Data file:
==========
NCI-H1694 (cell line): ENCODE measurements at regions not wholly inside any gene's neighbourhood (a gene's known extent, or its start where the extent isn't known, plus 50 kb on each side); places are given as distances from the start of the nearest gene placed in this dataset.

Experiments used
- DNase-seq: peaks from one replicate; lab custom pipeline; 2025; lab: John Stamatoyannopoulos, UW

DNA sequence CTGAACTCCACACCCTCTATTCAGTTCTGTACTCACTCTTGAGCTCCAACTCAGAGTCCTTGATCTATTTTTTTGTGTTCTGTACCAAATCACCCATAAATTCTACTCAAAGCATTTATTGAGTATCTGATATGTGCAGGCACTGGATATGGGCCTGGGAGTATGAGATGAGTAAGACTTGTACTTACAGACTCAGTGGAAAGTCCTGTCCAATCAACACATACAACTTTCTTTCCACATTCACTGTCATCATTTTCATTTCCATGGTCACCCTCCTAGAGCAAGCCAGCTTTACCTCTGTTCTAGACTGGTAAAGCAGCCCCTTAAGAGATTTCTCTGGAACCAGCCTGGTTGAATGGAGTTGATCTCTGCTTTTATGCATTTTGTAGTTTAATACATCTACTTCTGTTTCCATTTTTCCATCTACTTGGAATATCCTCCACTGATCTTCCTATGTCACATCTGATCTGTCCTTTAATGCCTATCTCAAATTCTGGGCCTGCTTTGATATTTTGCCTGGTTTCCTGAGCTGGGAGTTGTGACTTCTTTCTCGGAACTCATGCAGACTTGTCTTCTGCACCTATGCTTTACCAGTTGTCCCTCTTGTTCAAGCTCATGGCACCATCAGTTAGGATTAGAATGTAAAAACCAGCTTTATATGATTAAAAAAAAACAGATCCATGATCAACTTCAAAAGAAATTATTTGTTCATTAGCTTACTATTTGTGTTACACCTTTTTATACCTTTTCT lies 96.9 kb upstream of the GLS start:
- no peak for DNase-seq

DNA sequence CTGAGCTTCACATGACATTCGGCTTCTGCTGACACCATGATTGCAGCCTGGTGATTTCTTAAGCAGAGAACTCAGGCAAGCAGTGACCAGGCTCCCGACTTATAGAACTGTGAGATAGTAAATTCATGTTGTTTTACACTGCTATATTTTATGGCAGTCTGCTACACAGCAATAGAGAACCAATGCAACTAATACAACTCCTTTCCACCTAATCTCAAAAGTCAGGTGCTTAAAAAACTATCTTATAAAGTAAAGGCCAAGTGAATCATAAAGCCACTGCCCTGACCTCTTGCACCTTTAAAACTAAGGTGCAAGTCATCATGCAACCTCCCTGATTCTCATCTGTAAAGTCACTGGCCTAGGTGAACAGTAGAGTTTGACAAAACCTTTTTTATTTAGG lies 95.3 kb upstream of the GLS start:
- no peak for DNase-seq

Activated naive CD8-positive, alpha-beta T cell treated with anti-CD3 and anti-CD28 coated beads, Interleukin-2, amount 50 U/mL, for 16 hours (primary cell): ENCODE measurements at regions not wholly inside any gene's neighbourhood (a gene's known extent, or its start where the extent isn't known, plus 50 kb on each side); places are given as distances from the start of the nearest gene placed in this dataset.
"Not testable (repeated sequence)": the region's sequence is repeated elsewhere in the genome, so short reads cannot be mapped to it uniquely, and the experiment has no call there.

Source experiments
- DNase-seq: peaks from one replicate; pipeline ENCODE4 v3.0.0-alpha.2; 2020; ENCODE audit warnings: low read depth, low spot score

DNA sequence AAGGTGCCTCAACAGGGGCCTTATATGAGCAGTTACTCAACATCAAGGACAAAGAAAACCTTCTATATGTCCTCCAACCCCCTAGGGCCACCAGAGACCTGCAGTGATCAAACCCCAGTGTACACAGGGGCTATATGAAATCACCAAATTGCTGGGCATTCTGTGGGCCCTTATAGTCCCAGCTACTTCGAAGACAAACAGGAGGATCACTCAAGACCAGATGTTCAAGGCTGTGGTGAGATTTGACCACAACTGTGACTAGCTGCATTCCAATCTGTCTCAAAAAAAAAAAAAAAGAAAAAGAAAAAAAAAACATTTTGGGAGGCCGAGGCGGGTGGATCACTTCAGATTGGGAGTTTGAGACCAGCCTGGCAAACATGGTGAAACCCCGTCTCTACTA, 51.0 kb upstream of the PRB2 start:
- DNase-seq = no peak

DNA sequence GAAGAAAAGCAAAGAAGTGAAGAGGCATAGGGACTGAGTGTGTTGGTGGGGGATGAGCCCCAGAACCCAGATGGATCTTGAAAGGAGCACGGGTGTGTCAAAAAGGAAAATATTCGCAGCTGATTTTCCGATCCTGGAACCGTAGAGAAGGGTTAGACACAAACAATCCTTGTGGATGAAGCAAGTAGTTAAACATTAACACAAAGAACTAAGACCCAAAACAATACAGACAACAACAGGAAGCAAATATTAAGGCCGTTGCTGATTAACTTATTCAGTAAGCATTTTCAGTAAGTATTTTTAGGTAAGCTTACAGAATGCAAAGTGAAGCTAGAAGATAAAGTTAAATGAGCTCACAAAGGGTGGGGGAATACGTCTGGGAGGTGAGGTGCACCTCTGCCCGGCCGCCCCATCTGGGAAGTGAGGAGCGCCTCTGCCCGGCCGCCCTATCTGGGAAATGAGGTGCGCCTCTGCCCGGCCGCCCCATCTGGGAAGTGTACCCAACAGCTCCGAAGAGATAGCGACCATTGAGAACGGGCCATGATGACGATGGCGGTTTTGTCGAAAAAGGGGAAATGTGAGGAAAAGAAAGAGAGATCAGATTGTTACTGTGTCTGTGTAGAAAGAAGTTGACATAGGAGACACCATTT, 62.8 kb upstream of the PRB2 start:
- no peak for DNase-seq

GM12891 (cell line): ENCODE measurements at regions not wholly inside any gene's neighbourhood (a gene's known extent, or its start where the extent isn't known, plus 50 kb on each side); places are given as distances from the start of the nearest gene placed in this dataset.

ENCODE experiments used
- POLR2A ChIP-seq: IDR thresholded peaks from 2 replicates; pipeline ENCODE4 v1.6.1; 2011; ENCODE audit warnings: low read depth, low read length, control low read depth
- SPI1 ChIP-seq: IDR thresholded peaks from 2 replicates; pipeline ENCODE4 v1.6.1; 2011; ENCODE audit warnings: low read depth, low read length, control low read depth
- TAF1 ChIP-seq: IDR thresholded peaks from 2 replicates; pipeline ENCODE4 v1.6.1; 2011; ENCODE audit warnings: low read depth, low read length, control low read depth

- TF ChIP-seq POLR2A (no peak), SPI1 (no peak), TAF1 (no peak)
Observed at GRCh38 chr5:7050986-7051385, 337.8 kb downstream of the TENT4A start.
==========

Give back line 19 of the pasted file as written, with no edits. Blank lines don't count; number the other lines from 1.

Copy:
- SPI1 ChIP-seq: IDR thresholded peaks from 2 replicates; pipeline ENCODE4 v1.6.1; 2011; ENCODE audit warnings: low read depth, low read length, control low read depth